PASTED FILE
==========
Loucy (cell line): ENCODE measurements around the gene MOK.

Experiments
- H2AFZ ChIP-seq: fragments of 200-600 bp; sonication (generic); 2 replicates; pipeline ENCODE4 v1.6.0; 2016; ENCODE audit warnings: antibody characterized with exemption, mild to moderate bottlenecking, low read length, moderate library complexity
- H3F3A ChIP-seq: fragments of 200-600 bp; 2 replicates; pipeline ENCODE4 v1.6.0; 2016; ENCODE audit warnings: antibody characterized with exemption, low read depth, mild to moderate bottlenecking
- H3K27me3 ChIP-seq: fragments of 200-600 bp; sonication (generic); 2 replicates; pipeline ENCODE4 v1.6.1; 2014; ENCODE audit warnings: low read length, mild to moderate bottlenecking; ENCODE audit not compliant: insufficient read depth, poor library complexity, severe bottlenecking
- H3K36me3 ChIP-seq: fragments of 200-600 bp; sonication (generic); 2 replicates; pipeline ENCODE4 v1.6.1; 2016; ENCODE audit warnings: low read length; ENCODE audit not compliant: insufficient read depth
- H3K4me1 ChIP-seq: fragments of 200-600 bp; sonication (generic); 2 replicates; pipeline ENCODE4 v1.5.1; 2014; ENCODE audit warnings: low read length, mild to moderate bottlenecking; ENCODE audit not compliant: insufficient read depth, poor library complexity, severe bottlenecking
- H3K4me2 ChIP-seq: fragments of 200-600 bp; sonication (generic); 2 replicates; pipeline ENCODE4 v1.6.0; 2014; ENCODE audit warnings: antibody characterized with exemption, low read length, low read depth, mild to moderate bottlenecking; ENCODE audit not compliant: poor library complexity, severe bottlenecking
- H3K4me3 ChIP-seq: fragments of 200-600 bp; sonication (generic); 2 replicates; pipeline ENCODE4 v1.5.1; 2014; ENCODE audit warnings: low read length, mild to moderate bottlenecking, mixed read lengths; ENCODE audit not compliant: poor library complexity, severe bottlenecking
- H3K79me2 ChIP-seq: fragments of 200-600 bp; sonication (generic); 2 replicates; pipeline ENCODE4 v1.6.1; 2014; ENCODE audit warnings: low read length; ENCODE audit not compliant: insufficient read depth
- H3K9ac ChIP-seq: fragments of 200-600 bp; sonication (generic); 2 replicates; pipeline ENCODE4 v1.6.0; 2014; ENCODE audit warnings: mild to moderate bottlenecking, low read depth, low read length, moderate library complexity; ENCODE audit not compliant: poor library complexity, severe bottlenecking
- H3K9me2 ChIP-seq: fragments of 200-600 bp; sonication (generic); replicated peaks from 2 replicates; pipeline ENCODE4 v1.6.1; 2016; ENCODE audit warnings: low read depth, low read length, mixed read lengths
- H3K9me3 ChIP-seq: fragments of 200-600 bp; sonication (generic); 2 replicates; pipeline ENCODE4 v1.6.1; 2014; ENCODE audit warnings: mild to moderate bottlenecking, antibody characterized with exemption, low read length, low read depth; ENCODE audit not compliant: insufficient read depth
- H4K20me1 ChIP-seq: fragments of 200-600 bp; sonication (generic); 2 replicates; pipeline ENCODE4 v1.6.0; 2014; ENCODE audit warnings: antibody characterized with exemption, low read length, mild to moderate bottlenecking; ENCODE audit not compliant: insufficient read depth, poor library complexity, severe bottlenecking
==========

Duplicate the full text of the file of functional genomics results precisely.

Loucy (cell line): ENCODE measurements around the gene MOK.

Experiments
- H2AFZ ChIP-seq: fragments of 200-600 bp; sonication (generic); 2 replicates; pipeline ENCODE4 v1.6.0; 2016; ENCODE audit warnings: antibody characterized with exemption, mild to moderate bottlenecking, low read length, moderate library complexity
- H3F3A ChIP-seq: fragments of 200-600 bp; 2 replicates; pipeline ENCODE4 v1.6.0; 2016; ENCODE audit warnings: antibody characterized with exemption, low read depth, mild to moderate bottlenecking
- H3K27me3 ChIP-seq: fragments of 200-600 bp; sonication (generic); 2 replicates; pipeline ENCODE4 v1.6.1; 2014; ENCODE audit warnings: low read length, mild to moderate bottlenecking; ENCODE audit not compliant: insufficient read depth, poor library complexity, severe bottlenecking
- H3K36me3 ChIP-seq: fragments of 200-600 bp; sonication (generic); 2 replicates; pipeline ENCODE4 v1.6.1; 2016; ENCODE audit warnings: low read length; ENCODE audit not compliant: insufficient read depth
- H3K4me1 ChIP-seq: fragments of 200-600 bp; sonication (generic); 2 replicates; pipeline ENCODE4 v1.5.1; 2014; ENCODE audit warnings: low read length, mild to moderate bottlenecking; ENCODE audit not compliant: insufficient read depth, poor library complexity, severe bottlenecking
- H3K4me2 ChIP-seq: fragments of 200-600 bp; sonication (generic); 2 replicates; pipeline ENCODE4 v1.6.0; 2014; ENCODE audit warnings: antibody characterized with exemption, low read length, low read depth, mild to moderate bottlenecking; ENCODE audit not compliant: poor library complexity, severe bottlenecking
- H3K4me3 ChIP-seq: fragments of 200-600 bp; sonication (generic); 2 replicates; pipeline ENCODE4 v1.5.1; 2014; ENCODE audit warnings: low read length, mild to moderate bottlenecking, mixed read lengths; ENCODE audit not compliant: poor library complexity, severe bottlenecking
- H3K79me2 ChIP-seq: fragments of 200-600 bp; sonication (generic); 2 replicates; pipeline ENCODE4 v1.6.1; 2014; ENCODE audit warnings: low read length; ENCODE audit not compliant: insufficient read depth
- H3K9ac ChIP-seq: fragments of 200-600 bp; sonication (generic); 2 replicates; pipeline ENCODE4 v1.6.0; 2014; ENCODE audit warnings: mild to moderate bottlenecking, low read depth, low read length, moderate library complexity; ENCODE audit not compliant: poor library complexity, severe bottlenecking
- H3K9me2 ChIP-seq: fragments of 200-600 bp; sonication (generic); replicated peaks from 2 replicates; pipeline ENCODE4 v1.6.1; 2016; ENCODE audit warnings: low read depth, low read length, mixed read lengths
- H3K9me3 ChIP-seq: fragments of 200-600 bp; sonication (generic); 2 replicates; pipeline ENCODE4 v1.6.1; 2014; ENCODE audit warnings: mild to moderate bottlenecking, antibody characterized with exemption, low read length, low read depth; ENCODE audit not compliant: insufficient read depth
- H4K20me1 ChIP-seq: fragments of 200-600 bp; sonication (generic); 2 replicates; pipeline ENCODE4 v1.6.0; 2014; ENCODE audit warnings: antibody characterized with exemption, low read length, mild to moderate bottlenecking; ENCODE audit not compliant: insufficient read depth, poor library complexity, severe bottlenecking